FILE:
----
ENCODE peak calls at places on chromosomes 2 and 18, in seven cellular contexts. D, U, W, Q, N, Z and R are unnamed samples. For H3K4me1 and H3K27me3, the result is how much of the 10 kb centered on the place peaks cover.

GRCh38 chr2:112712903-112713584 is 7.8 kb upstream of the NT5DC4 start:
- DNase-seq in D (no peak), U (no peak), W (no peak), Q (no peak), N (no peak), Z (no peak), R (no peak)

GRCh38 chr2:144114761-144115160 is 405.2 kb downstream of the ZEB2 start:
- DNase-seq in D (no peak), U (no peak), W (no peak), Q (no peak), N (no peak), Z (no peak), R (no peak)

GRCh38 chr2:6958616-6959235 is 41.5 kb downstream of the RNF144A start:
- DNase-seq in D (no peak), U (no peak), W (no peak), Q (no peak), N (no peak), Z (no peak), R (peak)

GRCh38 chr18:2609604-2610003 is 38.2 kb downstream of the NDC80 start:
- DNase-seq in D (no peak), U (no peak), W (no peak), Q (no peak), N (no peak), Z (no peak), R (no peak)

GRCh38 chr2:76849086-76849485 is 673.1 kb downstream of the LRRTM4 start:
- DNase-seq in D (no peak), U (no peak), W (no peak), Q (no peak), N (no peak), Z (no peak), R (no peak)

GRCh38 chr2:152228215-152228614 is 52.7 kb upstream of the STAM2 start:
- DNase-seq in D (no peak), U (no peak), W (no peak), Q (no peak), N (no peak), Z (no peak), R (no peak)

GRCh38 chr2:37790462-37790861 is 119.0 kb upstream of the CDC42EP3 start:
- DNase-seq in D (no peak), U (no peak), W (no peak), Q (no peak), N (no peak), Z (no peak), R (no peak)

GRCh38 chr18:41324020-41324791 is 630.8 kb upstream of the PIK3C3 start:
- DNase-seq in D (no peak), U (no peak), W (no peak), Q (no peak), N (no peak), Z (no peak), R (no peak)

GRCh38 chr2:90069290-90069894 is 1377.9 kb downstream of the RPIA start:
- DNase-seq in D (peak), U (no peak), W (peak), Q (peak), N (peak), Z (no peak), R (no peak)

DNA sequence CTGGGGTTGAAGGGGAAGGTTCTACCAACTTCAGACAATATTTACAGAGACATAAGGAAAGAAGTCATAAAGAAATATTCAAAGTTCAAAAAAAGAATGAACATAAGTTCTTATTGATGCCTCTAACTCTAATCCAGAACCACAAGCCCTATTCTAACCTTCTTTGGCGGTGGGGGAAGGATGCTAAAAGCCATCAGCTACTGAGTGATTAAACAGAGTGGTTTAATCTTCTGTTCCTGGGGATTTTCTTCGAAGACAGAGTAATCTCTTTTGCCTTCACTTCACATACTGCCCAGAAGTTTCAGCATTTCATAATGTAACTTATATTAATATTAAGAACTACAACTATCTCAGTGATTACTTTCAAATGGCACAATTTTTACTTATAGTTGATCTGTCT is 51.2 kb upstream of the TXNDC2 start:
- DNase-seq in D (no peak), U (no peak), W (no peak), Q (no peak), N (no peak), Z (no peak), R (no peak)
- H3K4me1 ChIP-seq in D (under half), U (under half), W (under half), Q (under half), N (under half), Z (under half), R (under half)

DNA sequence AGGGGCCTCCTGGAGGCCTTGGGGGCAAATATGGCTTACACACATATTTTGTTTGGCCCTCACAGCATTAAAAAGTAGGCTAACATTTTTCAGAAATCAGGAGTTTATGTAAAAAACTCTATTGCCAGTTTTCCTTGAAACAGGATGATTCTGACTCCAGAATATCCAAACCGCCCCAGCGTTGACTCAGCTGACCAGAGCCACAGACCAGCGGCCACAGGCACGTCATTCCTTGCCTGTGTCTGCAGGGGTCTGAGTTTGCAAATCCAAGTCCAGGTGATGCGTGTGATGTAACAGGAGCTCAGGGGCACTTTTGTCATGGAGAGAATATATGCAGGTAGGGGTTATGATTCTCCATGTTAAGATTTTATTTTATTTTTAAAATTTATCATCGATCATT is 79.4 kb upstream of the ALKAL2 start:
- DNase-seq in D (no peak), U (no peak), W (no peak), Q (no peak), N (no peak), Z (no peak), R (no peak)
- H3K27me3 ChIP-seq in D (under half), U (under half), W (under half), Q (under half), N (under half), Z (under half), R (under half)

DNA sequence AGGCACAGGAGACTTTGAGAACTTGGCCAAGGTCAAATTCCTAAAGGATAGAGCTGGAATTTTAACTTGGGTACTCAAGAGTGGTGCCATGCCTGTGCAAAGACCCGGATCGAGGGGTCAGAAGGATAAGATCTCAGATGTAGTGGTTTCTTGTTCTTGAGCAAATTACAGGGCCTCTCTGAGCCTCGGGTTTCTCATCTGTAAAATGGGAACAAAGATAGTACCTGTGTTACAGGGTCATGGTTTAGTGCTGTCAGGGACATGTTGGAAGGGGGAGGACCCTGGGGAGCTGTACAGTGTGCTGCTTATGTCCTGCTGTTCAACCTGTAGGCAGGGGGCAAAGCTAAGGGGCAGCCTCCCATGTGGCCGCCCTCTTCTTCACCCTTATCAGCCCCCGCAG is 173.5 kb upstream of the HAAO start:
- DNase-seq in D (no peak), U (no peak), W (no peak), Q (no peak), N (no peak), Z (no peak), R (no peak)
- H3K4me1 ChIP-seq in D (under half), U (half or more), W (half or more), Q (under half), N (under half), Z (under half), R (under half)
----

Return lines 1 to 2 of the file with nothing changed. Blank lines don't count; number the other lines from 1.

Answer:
ENCODE peak calls at places on chromosomes 2 and 18, in seven cellular contexts. D, U, W, Q, N, Z and R are unnamed samples. For H3K4me1 and H3K27me3, the result is how much of the 10 kb centered on the place peaks cover.

GRCh38 chr2:112712903-112713584 is 7.8 kb upstream of the NT5DC4 start: